[Chicago-talk] Use of uninitialized value in printf
Alan Mead
amead at alanmead.org
Wed Aug 19 14:36:12 PDT 2020
I'm trying to use Statistics::Basic to calculate basic statistics like
correlations. These functions return objects which are supposed to
magically become numbers as needed,
https://metacpan.org/pod/distribution/Statistics-Basic/lib/Statistics/Basic.pod:
> These actually return objects, not numbers. The objects will
> interpolate as nicely formated numbers (using Number::Format). Or the
> actual number will be returned when the object is used as a number.
But I have a situation where the magic fails. When one (or both) vector
has no variance, the correlation should be zero but the value of the
object is neither defined, nor undefined, it's uninitialized.
The code is below, here's the output that's driving me crazy. The 0.00
is correct, but the warnings are annoying:
$ ./corr.pl
1,0.426
Use of uninitialized value in printf at ./corr.pl line 20.
2,0.000
Use of uninitialized value in addition (+) at ./corr.pl line 25.
3,0.000
Surely there's a way to force an object to be reduced into a scalar
float (as opposed to just hiding the warnings)?
I've tried the following:
* using scalar() (does nothing);
* adding 0 and 0.0 (just moves where the same error is reported);
* dereferencing the object and trying to force a scalar with scalar
references: "${ $corr }" and "${ $correlation( \@v1, \@v2 ) }"
(these are all: Not a SCALAR reference);
* checking if $corr is defined (it is, it's a defined object); and
* adding ' || 0' to the end of the definition (does nothing).
I can solve the issue with this:
$corr = ( defined correlation( \@v1, \@v2 ) ? correlation( \@v1, \@v2 )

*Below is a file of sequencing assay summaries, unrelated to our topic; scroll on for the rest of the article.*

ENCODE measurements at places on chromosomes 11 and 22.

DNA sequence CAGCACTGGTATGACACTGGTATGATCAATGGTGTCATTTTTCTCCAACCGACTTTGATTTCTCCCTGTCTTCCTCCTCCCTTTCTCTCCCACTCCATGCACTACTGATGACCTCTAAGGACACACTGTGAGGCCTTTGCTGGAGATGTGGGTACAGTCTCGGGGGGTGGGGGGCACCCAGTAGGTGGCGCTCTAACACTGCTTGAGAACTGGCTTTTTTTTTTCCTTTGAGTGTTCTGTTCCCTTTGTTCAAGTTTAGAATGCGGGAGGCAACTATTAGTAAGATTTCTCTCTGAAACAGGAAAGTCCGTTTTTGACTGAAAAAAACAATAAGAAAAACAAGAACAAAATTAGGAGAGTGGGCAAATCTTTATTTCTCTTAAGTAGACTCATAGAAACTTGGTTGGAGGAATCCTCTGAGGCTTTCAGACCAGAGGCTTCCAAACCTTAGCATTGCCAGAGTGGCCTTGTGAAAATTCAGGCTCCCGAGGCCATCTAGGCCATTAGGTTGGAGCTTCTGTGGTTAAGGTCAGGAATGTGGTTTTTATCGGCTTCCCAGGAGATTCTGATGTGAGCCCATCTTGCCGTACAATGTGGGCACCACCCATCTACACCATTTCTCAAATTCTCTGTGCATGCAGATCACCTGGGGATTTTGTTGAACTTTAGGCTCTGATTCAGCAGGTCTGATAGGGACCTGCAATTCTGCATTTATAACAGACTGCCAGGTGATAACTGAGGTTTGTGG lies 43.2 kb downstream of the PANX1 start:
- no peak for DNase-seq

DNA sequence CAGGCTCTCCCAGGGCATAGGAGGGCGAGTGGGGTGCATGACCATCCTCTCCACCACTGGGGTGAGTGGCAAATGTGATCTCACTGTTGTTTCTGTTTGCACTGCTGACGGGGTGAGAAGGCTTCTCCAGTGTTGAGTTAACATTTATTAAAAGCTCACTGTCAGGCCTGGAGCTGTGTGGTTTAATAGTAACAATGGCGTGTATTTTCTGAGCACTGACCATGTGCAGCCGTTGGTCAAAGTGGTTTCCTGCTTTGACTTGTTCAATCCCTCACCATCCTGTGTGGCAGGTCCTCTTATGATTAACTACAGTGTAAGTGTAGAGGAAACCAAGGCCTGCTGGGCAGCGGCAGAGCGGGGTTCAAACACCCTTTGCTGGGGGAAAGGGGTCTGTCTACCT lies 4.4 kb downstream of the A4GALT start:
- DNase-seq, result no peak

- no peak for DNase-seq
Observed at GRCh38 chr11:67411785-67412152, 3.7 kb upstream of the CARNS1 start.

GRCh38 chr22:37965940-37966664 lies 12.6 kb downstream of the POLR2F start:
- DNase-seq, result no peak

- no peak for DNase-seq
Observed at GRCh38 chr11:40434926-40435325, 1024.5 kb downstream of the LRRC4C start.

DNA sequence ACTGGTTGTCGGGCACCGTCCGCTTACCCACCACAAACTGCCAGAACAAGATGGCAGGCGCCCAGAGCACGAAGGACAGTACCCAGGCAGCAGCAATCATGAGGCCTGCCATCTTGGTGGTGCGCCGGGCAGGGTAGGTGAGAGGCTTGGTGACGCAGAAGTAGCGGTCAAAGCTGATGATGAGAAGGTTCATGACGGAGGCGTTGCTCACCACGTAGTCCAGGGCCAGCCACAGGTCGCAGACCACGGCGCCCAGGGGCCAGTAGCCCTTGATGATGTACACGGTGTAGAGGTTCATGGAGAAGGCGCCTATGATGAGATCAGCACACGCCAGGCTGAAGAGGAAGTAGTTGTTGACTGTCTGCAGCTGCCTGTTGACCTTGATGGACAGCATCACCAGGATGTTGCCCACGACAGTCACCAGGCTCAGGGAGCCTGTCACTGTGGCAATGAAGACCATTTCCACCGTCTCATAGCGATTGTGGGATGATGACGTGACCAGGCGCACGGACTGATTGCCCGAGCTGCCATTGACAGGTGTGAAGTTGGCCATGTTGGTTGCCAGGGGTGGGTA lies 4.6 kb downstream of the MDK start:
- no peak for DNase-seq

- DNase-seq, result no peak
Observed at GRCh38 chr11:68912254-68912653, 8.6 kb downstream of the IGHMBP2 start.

: 0 );
but then I'm forced to compute the correlation twice, which seems like a
pretty poor solution.
You might argue that corr = cov / ( sd1 sd2 ) and therefore that corr is
undefined when sd1 or sd2 are zero, but in this case cov = 0 (by
definition) and it's really unhelpful to me for this function to return
an non-value, particularly because this issue would only arise
occasionally leading to potentially difficult bugs.
What I need is a way to force the object to collapse into a scalar value
and assign that value to a variable. Any thoughts?
-Alan
#!/usr/bin/perl
use strict;
use warnings;
use Data::Dumper;
use Statistics::Basic qw(:all);
my @v1 = ( 1, 2, 2, 3 );
my @v2 = ( 1, 0, 2, 2 );
# good data; everything's ok
my $corr = correlation( \@v1, \@v2 );
printf "%d,%.3f\n", 1, $corr;
# correlation is zero because v2 has no variance
# Use of uninitialized value in printf at ./corr.pl line 20.
@v2 = ( 1, 1, 1, 1 );
$corr = correlation( \@v1, \@v2 );
printf "%d,%.3f\n", 2, $corr;
#print Dumper( $corr ), "\n";
# v2 still has no variance
# Use of uninitialized value in addition (+) at ./corr.pl line 25.
$corr = 0 + scalar( correlation( \@v1, \@v2 ) );
printf "%d,%.3f\n", 3, $corr;
#print Dumper( $corr ), "\n";
--
Alan D. Mead, Ph.D.
President, Talent Algorithms Inc.
science + technology = better workers
http://www.alanmead.org
Acton's dictate: Power tends to corrupt, and absolute power corrupts
absolutely. Great men are almost always bad men, even when they exercise
influence and not authority.
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